Sergei Zorkaltsev pushed his aching body forward along the Florida shoreline. He wondered which master he would serve—his family honor or his selfish desire to follow his dreams. Those paths led in different directions, unlikely to converge. The choice was splintering his soul.
He had started his day in America like most days at home in Russia—he ran. Some days it was a short run, just to stay fit. Some days it wasn’t the exercise, it was the mindlessness running could provide. It helped him to forget the cruelty of life. Today, torment consumed his mind.
He was becoming a very different person than the man he thought he would be. He didn’t like that person. He thought about his reasons for the inhumane actions he was about to take as his running shoes pulled him along the edge of the Gulf of Mexico. It saddened him to realize he could no longer focus on the future so clear to him, so exciting, when he graduated from the university just eight months ago. He now knew the act of revenge he was here to satisfy would leave an indelible stain on his life. But to walk away from his duty would leave him equally tarnished. At twenty-three, his life was over.
A debt of honor had to be paid. He had not thought about what would happen to him afterwards. He never wondered, as he trained and planned, if he could change the direction of his life again when his task was complete. But now that he was here those thoughts consumed him. When he was done, could he find a way to forget he had become a killer? He knew the inertia of the plan now commanded the situation. It had begun. The reasons were valid. He would proceed. With conflicted resolve and his exercise completed he stepped into an outdoor shower at the edge of the beach.
Eighteen months had passed since his father had been murdered. When he looked at his father’s lifeless form he had known his life had changed. As the mourners filed through his parents’ modest home he realized the family income had ended with his father. It was now up to him to support his mother and himself. With only his senior year at the Saint Petersburg Polytechnical University to complete he would have to drop out of school.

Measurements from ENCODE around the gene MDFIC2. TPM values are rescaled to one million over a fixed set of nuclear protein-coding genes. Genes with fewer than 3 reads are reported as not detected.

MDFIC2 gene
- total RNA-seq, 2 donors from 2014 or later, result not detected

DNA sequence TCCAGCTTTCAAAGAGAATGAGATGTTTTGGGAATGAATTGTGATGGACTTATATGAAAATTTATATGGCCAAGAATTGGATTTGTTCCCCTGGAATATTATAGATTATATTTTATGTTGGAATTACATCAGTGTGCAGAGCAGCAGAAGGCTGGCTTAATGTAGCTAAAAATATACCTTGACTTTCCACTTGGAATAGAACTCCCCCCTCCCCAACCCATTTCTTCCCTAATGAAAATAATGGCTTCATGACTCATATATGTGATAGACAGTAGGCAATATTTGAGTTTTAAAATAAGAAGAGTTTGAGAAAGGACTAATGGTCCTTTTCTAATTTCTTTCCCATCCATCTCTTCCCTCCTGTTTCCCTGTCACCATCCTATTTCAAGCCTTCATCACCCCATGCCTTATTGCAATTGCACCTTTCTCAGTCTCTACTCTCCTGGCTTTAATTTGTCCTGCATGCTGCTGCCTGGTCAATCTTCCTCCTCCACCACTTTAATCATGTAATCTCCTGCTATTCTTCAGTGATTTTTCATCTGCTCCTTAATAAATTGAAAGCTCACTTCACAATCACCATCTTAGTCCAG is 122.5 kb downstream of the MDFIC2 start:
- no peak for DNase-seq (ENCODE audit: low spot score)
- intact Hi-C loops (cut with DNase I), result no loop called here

As the sadness of the day darkened his home, a well dressed visitor arrived. The black limousine rolled down the dirt driveway and a man had delivered the news that his father’s employer would pay the expenses to allow him to complete his schooling. His mother would be cared for by an unknown pension. As silently as he arrived, the man had disappeared, but he was true to his word.
It was a week to the day after his graduation from the five-year magistr program as an agricultural engineer that the same man had visited him with two very different gifts—the identity of his father’s killer, and the opportunity for revenge. He used the word “vozmozhnost.” He was told the man who put a bullet through his father’s heart was an infamous American Intelligence agent, an assassin known only as The Ram, because of the brutal and sometimes crude methods he used to kill. The stranger told him he would provide the training and resources to allow him to hunt down his father’s killer.
This time, the man had waited in the automobile while he packed a few pieces of clothing. Without telling her where he was going or what he would be doing, the boy gave his mother a farewell kiss.